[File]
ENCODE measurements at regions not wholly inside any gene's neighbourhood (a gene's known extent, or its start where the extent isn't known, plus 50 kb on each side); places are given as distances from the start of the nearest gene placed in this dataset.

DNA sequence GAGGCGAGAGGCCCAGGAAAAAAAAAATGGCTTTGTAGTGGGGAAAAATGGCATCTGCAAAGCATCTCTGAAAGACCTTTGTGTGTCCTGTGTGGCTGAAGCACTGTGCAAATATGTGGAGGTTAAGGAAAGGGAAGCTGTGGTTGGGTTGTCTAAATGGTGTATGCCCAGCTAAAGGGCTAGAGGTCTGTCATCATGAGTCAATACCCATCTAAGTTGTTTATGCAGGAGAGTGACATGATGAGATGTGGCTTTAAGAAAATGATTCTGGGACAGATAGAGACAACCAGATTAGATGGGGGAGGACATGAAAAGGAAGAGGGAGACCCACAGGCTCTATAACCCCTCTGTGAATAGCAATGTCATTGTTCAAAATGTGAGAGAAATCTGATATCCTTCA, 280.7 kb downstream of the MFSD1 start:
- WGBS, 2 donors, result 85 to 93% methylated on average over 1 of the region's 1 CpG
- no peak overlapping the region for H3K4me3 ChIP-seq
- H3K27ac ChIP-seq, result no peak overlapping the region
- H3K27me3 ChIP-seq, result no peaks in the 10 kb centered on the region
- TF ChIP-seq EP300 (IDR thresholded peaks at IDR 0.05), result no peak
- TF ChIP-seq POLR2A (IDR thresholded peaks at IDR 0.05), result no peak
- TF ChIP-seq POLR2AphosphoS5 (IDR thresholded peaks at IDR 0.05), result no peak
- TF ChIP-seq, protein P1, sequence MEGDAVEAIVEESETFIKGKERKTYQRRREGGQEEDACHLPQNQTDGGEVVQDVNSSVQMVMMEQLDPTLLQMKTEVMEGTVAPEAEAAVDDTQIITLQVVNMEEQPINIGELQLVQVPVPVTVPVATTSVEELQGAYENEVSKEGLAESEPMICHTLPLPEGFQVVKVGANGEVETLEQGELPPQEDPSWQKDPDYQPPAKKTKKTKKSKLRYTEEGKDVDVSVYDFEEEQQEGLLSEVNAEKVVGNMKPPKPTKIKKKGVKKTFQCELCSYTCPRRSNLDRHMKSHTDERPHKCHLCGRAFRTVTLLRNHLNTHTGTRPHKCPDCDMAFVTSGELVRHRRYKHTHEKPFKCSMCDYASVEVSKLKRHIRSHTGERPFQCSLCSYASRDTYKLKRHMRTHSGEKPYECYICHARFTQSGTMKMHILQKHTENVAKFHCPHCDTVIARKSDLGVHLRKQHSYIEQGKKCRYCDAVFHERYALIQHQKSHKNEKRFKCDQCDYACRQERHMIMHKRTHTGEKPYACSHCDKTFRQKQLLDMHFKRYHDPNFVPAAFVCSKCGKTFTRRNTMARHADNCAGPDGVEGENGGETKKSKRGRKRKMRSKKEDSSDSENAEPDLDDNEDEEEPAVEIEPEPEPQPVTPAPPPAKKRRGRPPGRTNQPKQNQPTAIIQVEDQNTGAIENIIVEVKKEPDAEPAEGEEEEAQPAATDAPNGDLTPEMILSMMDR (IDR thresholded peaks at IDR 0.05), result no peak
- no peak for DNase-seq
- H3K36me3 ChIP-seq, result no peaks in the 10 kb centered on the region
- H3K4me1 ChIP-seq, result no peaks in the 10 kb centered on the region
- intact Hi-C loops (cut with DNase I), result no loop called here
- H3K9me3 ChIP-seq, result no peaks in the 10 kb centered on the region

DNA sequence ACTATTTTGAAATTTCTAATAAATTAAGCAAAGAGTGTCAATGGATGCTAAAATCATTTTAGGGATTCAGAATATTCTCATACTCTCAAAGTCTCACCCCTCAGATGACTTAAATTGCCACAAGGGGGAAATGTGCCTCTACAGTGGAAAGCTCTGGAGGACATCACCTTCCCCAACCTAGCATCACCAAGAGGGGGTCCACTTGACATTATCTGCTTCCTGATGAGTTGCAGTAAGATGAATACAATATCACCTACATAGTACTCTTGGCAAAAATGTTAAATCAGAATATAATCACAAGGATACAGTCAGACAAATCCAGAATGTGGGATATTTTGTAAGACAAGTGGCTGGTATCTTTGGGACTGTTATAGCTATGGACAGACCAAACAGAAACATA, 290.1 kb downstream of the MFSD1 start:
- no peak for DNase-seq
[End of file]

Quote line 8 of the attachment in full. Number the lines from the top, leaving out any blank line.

- TF ChIP-seq POLR2A (IDR thresholded peaks at IDR 0.05), result no peak